In the recent meeting with the Republicans in Baltimore, President Obama seemed to listen carefully, he moderated somewhat rigidly and, later decided to disregard just about everything he heard. He decided to barrel ahead in his effort to give us a healthcare bill whether we like it or not.
Republicans repeatedly raised the call to remember that they are representatives of their constituents who clearly are not in acceptance of the proposed bill. Perhaps none were as eloquent and powerful as Wisconsin’s Paul Ryan (R) whose answers to the President were delivered with respect and an urgency that would seem reminiscent of the founding fathers.
The meeting was followed by the usual analysis from news commentators and pundits, a thousand articles, bloated blog activity and headline reports all within hours of the session. Out of it all, one commentator made an observation that seems to stand out in just about everyone’s mind.
The President was addressed respectfully throughout the discourse and was referred to as Mr. Obama or Mr. President but, when the President spoke to the attending representatives he addressed them on a first name basis. Perhaps this suspension of protocol was merely an attempt to relax the proceedings but, it also created the feeling that in Mr. Obama’s mind these were just a bunch of his rebellious kids who didn’t want to tow the line.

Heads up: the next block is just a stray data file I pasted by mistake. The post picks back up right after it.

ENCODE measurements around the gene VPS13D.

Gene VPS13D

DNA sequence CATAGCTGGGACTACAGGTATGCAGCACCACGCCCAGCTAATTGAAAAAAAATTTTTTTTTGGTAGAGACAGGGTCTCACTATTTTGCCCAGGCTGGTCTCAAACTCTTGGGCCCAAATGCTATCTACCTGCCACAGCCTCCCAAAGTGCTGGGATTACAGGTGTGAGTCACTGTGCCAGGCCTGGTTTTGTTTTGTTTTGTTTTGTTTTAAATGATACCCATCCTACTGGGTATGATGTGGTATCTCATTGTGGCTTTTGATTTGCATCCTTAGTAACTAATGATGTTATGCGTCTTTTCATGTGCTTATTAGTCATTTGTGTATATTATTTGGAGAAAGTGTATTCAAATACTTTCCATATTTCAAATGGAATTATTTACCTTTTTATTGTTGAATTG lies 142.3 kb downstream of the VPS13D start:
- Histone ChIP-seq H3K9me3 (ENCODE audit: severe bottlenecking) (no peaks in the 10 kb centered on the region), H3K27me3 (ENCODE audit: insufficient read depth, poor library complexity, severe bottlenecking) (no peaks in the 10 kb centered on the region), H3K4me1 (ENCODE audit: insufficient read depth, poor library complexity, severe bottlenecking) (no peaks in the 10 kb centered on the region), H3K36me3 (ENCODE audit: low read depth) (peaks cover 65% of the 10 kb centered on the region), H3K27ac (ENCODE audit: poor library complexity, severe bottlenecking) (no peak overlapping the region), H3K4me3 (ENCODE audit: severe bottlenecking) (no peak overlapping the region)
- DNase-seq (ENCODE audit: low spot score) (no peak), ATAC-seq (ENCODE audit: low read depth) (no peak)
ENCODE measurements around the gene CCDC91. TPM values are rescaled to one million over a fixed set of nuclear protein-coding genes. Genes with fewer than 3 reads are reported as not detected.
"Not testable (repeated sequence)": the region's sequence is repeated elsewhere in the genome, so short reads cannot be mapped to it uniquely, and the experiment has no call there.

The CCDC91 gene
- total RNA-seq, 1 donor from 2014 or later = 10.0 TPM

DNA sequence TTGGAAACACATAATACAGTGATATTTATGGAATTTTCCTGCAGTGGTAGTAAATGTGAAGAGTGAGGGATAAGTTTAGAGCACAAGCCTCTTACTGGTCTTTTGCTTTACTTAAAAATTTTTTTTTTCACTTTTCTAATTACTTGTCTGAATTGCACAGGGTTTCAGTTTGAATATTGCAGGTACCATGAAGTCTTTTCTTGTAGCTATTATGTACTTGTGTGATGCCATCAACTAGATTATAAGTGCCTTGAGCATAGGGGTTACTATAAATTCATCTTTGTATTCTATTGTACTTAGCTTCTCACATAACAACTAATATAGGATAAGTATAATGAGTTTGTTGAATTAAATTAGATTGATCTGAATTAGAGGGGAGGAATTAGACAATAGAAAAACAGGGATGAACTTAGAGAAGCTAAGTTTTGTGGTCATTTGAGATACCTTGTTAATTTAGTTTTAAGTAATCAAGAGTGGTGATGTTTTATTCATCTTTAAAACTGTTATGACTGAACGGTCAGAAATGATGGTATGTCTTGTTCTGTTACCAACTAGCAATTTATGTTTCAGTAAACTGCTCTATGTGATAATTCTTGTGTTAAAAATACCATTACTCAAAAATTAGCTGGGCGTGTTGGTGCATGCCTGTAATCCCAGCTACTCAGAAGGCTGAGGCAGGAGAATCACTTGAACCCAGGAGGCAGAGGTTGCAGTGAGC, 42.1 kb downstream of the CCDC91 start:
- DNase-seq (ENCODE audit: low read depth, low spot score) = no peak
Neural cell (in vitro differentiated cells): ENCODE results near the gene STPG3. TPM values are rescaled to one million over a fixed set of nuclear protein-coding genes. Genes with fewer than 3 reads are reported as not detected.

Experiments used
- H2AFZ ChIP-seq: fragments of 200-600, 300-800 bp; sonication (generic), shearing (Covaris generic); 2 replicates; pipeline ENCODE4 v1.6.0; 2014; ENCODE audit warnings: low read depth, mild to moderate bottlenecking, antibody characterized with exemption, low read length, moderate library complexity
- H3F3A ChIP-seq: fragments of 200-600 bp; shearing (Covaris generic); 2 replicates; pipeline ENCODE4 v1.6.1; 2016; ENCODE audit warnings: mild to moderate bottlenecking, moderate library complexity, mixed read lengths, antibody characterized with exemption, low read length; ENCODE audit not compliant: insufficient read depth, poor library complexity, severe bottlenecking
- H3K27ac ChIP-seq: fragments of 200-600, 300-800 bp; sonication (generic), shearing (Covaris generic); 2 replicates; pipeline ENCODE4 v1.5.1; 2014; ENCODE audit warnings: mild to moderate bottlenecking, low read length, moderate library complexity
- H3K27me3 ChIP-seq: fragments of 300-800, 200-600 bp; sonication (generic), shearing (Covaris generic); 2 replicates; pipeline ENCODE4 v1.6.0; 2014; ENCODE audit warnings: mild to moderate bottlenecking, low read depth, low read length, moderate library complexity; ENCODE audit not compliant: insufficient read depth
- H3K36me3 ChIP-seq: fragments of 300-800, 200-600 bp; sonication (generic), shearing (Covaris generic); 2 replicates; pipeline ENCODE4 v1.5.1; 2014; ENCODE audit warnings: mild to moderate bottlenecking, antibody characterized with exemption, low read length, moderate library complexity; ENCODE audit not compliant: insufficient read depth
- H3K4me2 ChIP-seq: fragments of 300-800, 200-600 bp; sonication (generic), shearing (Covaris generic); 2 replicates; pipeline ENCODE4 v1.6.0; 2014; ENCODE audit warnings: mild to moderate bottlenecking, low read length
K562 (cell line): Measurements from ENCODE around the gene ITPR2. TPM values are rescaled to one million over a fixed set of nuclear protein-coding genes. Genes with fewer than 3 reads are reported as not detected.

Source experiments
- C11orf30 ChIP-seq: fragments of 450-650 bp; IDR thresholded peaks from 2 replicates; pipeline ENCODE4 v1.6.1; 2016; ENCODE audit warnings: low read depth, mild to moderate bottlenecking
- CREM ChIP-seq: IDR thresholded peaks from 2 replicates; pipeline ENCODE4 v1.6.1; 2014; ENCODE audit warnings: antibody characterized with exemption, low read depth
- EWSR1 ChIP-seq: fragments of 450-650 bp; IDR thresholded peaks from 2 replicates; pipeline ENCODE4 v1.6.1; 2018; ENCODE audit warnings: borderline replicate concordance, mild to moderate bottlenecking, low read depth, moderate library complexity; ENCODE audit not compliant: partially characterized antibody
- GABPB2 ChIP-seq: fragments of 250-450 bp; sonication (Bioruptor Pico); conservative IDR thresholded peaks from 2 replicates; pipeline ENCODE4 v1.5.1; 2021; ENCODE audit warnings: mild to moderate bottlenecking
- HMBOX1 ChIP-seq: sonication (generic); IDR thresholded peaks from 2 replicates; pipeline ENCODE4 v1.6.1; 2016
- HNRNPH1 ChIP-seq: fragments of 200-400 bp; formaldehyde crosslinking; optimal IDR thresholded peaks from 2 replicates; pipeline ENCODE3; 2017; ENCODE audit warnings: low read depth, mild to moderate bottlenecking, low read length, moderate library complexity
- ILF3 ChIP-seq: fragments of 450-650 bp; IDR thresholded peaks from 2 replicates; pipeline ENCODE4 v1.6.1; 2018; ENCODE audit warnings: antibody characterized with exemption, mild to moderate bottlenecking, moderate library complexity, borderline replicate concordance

The proper usage of words goes way beyond mere grammar and punctuation; it goes to hearts and minds of men if used skillfully and respectfully. We hope our representatives and statesmen know this but alas, all of them do not. Why didn’t the President see that if he handles our elected reps like a bunch of good ole boys then we are left with the feeling that we can only be a pack of dumbbells that don’t know our butt from our elbow?
Mr. Obama should consider that as long as our Constitution is in place and we still have a representative form of government: we will not applaud a president whose legacy reads like the line of the famous Sinatra song; “I Did It My Way.” While no nasty words were used in the exchanges, the disregard for the best words engaged to spark the President were all ignored in the end. But who’s listening to well spoken and meaningful words these days?
The everyday usages of words in our common vernacular are flags, signals or indicators of our general state of mind. They are the pulse of our mental and spiritual condition. Base language has crept into American society in the last generation more than at any other time in our history.
Following George Carlin’s 1972 standup comedy routine he called “The Seven Dirty Words” which sparked both controversy and legal action all the way to the Supreme Court; Americans seem to have interpreted Carlin’s comedic assertions as an avenue toward true expressive freedom. With the advent of TV’s Nip Tuck, Family Guy and Archer on prime time; it looks as if we can’t get enough of our new found freedom but is it freedom, or is it bondage?